Graciela Rosenblum, head of the Argentine League for the Rights of Man (LADH), told IPS that human rights groups like her own are calling for "a comprehensive strategy involving all three branches of the state" to fight impunity.

"It's not just a problem of protecting witnesses," she stressed. "The trials should move along faster, cases should be combined, new courtrooms should be opened, and measures should be taken to block legal maneuvers aimed at bogging down the trials."

Suppo was initially thought to have been killed during a robbery. But human rights groups and authorities speculate that she may have been killed in order to silence her, as she planned to testify in court again.


The 51-year-old woman was brutally stabbed a number of times Monday in her shop in Rafaela, a city in the eastern province of Santa Fe, and money and merchandise were taken.

In 1977, Suppo was kidnapped at the age of 18 and taken to a provincial police station where she was tortured and raped by her captors. When she became pregnant as a result, she was made to abort.

Her testimony played a key role in the December conviction of six human rights violators in Santa Fe, who were found guilty of torture and kidnapping. One of the six was former federal judge Víctor Brusa, the first judicial employee in Argentina convicted of crimes against humanity, for which he was sentenced to 21 years in prison.

Two former provincial police officers were also sentenced to 23 years in prison, two former civilian officials to 22 years, and the former prison guard who took Suppo to have an abortion was given a sentence of 19 years, becoming the first woman to be convicted for her participation in the "dirty war" against political dissent.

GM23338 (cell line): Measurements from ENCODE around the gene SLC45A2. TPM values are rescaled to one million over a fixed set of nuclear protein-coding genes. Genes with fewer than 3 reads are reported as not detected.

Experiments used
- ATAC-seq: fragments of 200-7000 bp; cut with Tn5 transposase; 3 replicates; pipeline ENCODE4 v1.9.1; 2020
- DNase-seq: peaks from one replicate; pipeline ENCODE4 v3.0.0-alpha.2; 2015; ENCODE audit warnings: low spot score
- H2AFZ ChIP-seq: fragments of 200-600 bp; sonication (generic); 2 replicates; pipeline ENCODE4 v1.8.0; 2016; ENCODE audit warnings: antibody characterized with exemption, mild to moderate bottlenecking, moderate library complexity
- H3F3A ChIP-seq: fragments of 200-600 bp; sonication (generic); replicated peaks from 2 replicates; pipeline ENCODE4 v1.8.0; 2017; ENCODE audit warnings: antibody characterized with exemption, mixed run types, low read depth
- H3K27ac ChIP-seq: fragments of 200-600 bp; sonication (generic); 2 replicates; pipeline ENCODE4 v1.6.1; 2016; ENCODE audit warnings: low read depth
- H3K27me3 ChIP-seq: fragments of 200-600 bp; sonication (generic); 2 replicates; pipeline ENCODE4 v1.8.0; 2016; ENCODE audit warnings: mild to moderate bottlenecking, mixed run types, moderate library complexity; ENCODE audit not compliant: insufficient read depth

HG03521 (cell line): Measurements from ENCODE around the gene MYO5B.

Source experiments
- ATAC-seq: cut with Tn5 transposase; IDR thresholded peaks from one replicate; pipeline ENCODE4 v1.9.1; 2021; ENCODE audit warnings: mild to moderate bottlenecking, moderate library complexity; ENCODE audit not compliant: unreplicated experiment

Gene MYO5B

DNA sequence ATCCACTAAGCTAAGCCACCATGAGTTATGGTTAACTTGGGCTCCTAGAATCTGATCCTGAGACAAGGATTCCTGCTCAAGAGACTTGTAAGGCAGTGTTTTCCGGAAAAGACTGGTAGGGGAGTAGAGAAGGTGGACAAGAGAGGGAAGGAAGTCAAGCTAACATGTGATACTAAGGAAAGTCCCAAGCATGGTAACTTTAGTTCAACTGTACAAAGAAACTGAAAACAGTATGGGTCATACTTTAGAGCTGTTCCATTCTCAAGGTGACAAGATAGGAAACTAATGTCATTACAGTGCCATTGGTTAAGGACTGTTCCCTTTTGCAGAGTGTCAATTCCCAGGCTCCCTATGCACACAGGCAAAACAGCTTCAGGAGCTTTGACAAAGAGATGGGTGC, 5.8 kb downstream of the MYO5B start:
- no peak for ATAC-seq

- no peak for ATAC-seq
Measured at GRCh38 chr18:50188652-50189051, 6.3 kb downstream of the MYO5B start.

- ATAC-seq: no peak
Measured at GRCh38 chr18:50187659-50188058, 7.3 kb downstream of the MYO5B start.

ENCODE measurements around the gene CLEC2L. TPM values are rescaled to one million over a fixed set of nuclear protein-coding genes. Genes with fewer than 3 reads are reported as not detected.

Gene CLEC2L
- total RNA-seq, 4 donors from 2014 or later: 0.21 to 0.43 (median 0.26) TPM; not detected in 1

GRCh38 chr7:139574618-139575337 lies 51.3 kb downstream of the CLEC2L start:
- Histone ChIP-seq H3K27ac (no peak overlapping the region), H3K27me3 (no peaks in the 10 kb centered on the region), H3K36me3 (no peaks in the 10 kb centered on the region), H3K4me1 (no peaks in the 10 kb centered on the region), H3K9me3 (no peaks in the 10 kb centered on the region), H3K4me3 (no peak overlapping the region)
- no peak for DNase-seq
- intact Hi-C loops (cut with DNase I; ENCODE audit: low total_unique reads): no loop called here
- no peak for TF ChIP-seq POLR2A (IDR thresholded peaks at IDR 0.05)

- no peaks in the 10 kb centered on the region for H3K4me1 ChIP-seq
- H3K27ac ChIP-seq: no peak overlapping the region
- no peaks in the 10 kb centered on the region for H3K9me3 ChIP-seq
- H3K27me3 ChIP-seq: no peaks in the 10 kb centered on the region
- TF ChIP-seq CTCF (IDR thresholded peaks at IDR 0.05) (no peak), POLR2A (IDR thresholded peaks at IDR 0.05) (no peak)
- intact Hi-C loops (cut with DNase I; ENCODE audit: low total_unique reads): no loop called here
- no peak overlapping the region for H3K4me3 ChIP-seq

Suppo was also a witness in other cases of kidnappings committed in 1977, including that of Reinaldo Hammeter, one of the dictatorship's 10,000 to 30,000 victims of forced disappearance (depending on the source of the statistic - the government truth commission or human rights groups). She was scheduled to testify against four people charged in the Hammeter case.

The government's National Human Rights Secretary Eduardo Duhalde and Santa Fe Deputy Governor Gabriela Tessio said that no possible leads should be ruled out.

"The level of brutality was odd, for supposed thieves. It might have been a hired killing made to look like a robbery," Tessio speculated.

Horacio Coutaz, lawyer for one of the victims in the trial against Brusa, told IPS that "it is not prudent" to question the witness protection programme, which might not be responsible in this case. Furthermore, he said, such criticism could generate even greater fear among witnesses.

"In Santa Fe there is a provincial protection programme, and some witnesses accept it partially - not the bodyguards, but other measures," he said.

In his view, "a cautious approach" is needed in the investigation of Suppo's death. But he added that he was surprised by the brutality involved in the killing, of a kind never before seen in the town.

According to the Centre for Legal and Social Studies (CELS), a local human rights group, 1,464 people are accused in court of crimes against humanity, and only 68 have been convicted so far, in the trials that got underway since the 1980s amnesty laws were declared unconstitutional in 2005.

CELS called the slow pace of justice "exasperating," and said it contributes to the lack of safety for witnesses and the weak supervision and control of detainees.

With respect to inadequate controls, CELS mentioned the case of former coast guard officer Héctor Febres, who was slipped a lethal dose of cyanide in his cell at a military detention centre in 2007 while awaiting a verdict on charges of torture.


The group also pointed to former army lieutenant colonel Julián Corres, who escaped from a jail in 2008 (although he was later recaptured).

In the view of CELS, the justice system has shown "an incapacity to investigate and clarify threats and intimidations suffered by witnesses and plaintiffs."